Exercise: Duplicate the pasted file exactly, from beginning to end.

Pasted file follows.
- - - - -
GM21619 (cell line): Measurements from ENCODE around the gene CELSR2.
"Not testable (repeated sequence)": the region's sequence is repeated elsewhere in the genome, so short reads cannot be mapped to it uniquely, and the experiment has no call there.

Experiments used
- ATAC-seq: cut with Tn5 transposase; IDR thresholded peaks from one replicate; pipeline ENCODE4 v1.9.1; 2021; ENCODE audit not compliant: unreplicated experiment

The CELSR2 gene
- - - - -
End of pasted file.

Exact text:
GM21619 (cell line): Measurements from ENCODE around the gene CELSR2.
"Not testable (repeated sequence)": the region's sequence is repeated elsewhere in the genome, so short reads cannot be mapped to it uniquely, and the experiment has no call there.

Experiments used
- ATAC-seq: cut with Tn5 transposase; IDR thresholded peaks from one replicate; pipeline ENCODE4 v1.9.1; 2021; ENCODE audit not compliant: unreplicated experiment

The CELSR2 gene